"I don't think any indie pop bands or fans really cried out for attention," Clyde Erwin Barretto told the Voice in this week's feature about the recent rise of New York's indie pop scene. Well, they're getting some.
Robert Adam Mayer The Drums play the 4Knots Music Festival tomorrow.
The NYC Popfest, co-organized by Barretto, recently marked its sixth year of celebrating all that is jangly, haze-shrouded and jubilantly forlorn with a weekend that included local new jacks like Heavens Gate and UK imports like Allo Darlin', while the similarly themed local dance party Mondo has been quietly going strong for eight years. And while the Lower East Side indie incubator Cake Shop has been hit with a number of unexpected legal difficulties recently, several of its most high-profile graduates have reached out to offer their support.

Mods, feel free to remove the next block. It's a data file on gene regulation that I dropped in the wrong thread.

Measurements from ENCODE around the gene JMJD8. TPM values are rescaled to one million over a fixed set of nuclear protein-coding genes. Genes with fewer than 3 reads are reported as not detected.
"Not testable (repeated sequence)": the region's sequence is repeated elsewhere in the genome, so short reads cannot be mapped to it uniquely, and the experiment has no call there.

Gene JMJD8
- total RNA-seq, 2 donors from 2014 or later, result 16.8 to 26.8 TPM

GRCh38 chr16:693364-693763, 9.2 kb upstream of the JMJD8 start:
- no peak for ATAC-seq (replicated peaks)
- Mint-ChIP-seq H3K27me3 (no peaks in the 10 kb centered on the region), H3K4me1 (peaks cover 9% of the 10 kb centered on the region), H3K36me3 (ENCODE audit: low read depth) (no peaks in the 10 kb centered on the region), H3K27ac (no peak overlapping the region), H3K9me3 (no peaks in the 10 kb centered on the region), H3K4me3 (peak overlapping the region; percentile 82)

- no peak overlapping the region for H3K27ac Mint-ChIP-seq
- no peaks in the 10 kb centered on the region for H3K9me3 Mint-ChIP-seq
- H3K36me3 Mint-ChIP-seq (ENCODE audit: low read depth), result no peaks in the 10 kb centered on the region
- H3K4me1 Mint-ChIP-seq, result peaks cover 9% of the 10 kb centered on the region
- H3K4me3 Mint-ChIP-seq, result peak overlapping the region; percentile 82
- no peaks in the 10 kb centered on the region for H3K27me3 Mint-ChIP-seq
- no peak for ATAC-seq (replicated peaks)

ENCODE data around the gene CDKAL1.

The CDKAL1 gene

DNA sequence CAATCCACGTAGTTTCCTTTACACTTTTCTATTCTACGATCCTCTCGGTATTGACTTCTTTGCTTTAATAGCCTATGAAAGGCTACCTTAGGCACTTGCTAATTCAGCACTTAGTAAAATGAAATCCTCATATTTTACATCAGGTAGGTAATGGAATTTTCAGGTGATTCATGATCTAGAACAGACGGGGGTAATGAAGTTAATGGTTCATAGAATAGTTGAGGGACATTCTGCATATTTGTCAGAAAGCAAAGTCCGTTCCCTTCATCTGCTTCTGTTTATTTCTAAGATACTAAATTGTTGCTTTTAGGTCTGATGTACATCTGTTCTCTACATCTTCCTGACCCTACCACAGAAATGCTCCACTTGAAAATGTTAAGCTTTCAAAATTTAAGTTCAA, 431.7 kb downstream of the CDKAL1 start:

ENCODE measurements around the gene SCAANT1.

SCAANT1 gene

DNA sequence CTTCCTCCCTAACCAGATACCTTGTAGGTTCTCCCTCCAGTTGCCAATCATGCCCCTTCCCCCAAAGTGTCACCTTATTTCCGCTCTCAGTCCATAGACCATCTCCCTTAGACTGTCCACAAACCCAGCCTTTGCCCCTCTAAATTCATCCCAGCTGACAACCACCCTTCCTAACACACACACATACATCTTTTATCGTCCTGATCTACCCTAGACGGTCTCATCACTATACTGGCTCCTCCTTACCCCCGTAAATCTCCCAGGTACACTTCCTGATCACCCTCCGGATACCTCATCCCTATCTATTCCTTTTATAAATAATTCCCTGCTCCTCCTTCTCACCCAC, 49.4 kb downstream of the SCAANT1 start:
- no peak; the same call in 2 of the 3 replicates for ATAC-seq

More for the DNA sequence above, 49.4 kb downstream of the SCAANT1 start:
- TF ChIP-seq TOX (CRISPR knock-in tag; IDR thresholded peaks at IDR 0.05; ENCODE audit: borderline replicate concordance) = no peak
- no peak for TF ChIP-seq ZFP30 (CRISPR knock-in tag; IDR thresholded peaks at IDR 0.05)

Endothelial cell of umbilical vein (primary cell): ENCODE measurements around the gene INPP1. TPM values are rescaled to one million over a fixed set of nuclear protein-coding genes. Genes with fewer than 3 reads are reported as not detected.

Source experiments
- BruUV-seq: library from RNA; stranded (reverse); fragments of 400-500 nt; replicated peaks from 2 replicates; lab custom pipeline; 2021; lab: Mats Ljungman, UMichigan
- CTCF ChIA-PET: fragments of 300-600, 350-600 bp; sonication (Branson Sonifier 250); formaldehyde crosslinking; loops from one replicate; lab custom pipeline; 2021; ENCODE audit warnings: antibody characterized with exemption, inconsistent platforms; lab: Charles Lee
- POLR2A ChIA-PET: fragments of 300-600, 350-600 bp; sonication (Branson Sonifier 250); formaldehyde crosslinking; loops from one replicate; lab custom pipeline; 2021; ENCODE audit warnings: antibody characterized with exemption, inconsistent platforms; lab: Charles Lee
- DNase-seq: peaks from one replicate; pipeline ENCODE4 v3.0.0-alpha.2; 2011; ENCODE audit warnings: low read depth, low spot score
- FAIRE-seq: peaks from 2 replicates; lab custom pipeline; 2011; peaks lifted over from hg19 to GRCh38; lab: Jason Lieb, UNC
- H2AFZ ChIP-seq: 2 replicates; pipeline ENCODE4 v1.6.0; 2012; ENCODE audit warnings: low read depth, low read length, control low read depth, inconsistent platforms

Events and clubs like these have helped create a fertile landscape for indie pop in New York, as seen by the recent success of outdoor-festival staples like The Drums and The Pains Of Being Pure At Heart. It wasn't always thus. When the Voice talked with Michael Grace Jr. of the beloved sweaterclad post-punks My Favorite recently, he talked about watching his group getting overshadowed by buzzier acts. And while indie pop will likely never be a Hot New Sound like dance-punk or chillwave, it's undeniably having a bit of a moment in New York. SOTC gathered some of the New York's primary experts in the fieldBarretto, Grace Jr., Mondo DJs Maz and Miss Modular, the Drums' Jacob Graham, Cake Shop co-owner Andy Bodor, and Pains frontman and indie pop Padawan Kip Bermanto discuss the genre's recent rise, what makes it so special, and what the heck the term "indie pop" means, anyway.More »